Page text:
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Cutting Back in Tough Times

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No one needs to tell you times are tough.

Too often, Americans just like you, already suffering under the intense strain of rising mortgage costs, consistent credit card debt, mounting medical bills, employment woes, and other blights on your bank accounts, are also looking for ways to further trim shrinking household budgets.

And since the lingering financial downturn has affected all socio-economic sectors of the country—even the upper-middle class and wealthiest Americans—dealing with sudden bills or a loss of income can be even more difficult for people used to a certain lifestyle.

So, whether you're facing extended unemployment, are bankruptcy bound or just trying to salvage your savings, taking a long, hard look at your family’s budget can make a big difference. And even if you haven’t lost your job, in this uncertain economic era it’s important to explore the financial cutbacks you could make in case you were suddenly land unexpectedly aid off.

The good news is, by cutting a few corners, small changes can save you hundreds per month.

Television.
I know, I know. TV is tough to cut. Especially if you rationalize that by watching television you’re staying home and saving money you would normally spend finding entertainment elsewhere. But, if you currently get a lot of channels, you could conceivably drop to a package with fewer bells and whistles (possibly dropping those 50 plus channels that you didn’t watch anyway?). And if you already have a relatively small television setup, consider contacting your provider for negotiations. You’d be amazed at what a satellite or cable company will offer in terms of lower rates when consumers like you threaten to quit them.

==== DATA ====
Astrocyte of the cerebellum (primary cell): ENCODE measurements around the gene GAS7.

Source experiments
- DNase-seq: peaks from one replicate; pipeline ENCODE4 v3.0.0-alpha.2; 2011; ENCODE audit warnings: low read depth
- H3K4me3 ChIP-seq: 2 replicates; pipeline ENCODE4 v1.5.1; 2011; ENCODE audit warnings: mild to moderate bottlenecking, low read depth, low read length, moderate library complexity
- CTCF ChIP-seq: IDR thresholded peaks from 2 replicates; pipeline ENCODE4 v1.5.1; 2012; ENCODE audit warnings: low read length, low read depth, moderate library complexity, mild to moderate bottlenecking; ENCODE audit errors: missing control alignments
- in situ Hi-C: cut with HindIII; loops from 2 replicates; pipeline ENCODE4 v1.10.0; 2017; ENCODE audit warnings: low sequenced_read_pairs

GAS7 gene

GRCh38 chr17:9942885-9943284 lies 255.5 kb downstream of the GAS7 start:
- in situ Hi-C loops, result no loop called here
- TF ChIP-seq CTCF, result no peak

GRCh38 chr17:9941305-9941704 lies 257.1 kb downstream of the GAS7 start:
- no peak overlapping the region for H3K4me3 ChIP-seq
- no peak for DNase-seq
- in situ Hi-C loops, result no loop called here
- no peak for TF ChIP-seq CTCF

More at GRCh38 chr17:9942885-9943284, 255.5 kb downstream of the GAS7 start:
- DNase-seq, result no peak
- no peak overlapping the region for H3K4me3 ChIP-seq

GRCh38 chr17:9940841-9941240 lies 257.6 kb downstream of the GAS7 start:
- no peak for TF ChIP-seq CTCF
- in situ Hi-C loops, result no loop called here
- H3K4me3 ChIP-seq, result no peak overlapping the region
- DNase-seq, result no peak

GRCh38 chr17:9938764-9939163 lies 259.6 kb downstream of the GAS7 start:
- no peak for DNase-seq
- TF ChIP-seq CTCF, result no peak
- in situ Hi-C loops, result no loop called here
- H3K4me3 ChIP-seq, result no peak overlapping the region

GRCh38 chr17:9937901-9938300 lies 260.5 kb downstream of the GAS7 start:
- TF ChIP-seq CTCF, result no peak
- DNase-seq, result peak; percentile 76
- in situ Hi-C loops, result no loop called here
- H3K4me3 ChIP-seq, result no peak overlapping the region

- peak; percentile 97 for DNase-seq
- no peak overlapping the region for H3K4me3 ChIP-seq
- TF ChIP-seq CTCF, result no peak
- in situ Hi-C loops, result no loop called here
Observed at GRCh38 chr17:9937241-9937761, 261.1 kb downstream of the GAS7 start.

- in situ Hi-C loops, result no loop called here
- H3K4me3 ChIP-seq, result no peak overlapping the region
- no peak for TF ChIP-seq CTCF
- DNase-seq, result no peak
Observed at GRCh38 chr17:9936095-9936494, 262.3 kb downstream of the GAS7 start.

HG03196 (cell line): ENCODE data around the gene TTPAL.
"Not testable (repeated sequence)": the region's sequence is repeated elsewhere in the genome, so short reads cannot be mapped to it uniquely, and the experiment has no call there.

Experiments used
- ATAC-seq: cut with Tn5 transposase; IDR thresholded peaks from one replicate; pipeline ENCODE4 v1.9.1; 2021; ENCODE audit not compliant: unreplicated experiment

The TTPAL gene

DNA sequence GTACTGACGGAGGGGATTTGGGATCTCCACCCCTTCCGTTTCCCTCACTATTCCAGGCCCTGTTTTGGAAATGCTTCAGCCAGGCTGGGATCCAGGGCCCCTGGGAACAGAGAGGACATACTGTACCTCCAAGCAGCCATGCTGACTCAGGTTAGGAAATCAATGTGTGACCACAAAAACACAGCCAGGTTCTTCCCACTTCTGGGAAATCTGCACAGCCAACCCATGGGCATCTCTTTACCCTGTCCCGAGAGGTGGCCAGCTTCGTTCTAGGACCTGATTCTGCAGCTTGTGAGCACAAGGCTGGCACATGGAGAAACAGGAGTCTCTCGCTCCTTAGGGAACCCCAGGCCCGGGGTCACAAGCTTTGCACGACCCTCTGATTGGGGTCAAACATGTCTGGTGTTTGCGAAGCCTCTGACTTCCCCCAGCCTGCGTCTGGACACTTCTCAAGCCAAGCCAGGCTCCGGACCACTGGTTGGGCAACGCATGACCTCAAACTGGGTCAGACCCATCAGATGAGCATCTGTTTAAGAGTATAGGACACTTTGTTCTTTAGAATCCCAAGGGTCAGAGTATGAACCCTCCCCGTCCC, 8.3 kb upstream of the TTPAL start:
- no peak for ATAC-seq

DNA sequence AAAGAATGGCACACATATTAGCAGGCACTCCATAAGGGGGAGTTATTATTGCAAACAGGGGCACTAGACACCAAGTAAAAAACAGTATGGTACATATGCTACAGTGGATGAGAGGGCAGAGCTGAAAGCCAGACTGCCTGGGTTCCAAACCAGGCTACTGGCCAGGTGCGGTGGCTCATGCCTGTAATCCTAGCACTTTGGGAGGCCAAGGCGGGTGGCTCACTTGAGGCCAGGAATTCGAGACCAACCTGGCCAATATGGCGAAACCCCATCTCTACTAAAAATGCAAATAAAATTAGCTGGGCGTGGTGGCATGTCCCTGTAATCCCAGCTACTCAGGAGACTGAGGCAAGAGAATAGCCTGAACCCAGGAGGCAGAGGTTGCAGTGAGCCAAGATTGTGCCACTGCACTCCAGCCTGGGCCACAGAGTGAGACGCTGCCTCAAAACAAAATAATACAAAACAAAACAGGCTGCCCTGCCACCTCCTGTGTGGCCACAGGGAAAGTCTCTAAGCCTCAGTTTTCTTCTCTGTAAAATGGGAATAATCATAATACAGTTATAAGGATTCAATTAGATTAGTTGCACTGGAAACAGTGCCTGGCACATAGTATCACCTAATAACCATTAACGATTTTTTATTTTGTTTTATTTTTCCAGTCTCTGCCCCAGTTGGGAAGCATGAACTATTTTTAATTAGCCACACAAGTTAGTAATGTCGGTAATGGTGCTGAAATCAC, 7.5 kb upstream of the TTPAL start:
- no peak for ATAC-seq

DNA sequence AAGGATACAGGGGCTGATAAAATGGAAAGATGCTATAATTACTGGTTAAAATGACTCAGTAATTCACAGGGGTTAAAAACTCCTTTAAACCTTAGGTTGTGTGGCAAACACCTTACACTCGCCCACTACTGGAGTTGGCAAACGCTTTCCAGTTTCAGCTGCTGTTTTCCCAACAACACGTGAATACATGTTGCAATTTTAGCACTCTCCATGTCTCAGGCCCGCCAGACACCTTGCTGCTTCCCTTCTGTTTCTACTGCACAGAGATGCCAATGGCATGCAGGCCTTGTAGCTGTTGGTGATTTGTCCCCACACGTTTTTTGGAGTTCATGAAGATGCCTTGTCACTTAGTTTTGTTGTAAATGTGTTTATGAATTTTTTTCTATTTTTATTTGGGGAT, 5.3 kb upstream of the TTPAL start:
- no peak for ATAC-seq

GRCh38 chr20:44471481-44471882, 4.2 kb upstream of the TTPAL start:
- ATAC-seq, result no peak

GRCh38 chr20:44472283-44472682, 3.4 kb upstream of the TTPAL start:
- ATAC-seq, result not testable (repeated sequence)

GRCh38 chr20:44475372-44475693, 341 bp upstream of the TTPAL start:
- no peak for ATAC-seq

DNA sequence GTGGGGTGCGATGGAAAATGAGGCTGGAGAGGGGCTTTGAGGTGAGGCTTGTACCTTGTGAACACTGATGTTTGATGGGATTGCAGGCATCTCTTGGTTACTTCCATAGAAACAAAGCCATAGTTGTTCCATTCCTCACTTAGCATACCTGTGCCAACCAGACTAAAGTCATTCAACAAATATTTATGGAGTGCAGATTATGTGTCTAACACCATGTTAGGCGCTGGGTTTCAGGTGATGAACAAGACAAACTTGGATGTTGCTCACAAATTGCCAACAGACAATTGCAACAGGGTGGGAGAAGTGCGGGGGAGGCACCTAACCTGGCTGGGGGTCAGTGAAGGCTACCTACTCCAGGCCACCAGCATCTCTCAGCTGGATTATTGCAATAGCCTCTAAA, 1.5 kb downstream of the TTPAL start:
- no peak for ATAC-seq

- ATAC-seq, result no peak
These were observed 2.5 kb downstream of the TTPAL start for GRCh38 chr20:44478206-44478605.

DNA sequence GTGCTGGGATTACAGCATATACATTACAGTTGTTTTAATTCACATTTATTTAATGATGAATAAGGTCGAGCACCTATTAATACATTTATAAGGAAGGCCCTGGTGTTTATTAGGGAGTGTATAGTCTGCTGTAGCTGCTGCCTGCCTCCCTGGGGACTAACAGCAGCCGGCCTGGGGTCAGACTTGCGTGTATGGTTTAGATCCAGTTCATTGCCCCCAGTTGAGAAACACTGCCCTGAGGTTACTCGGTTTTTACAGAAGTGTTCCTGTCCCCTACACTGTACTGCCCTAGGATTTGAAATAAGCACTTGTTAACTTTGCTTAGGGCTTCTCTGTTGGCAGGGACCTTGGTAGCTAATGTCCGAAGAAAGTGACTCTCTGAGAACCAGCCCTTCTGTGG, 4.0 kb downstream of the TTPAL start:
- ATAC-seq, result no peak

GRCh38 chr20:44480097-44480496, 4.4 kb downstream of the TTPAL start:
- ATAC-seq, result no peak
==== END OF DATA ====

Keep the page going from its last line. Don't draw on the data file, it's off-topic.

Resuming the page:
Phone and Internet.
Again, negotiating with your provider (or trying to) is always an option. Plus, downgrading your service or eliminating a landline could be all it takes to save you dough for other basic essentials.

Subscriptions.
You can stay informed and save money. If you keep your Internet, why spend more on newspapers, magazines or a book of the month club? The good news is that most reading materials are, at least for now, available for free online.

Fast Food.
That morning latte, breakfast burrito or fast food lunch may seem inexpensive once a day, but those days quickly add up and can become the fastest way to deplete a monthly budget. Consider taking a brown bag and a brewed coffee with you on the go and enjoy the benefits of a better food choices and a fuller wallet.

Groceries.
Not only cut out eating out, but take in the grocery stores many comparable generic brand. Many store-brands are actually produced at the same factories as the name brands—and come at a significant discount.

Clothing.
As a lot of professionals know, dry cleaning can be incredibly expensive. Try to avoid it. But just because your clothes have a little more wear and tear doesn’t meant you can run out and shop for new ones. Resist the prevalent sales permeating the malls in this tough economy—just because it’s a sale doesn’t mean its less expensive than shopping at one.

Not only does planning ahead like this give you an idea of what steps you’ll need to take in case of a financial emergency, it also provides ways to start saving money quickly.

Yet, if cutting corners just isn’t enough to keep you afloat, knowing a qualified bankruptcy attorney can also help you conquer your creditors and face your financial fears, yielding the right kinds of support, information and insights—at a low cost— for a viable and secure future.  The bankruptcy experts at the Law Offices of John T. Orcutt offer a totally FREE debt consultation and now, more than ever, it’s time to take them up on their offer. Just call toll free to 1-888-234-4181, or during the off hours, you can make your own appointment right online at www.billsbills.com. Simply click on the yellow “FREE Consultation Now” button.

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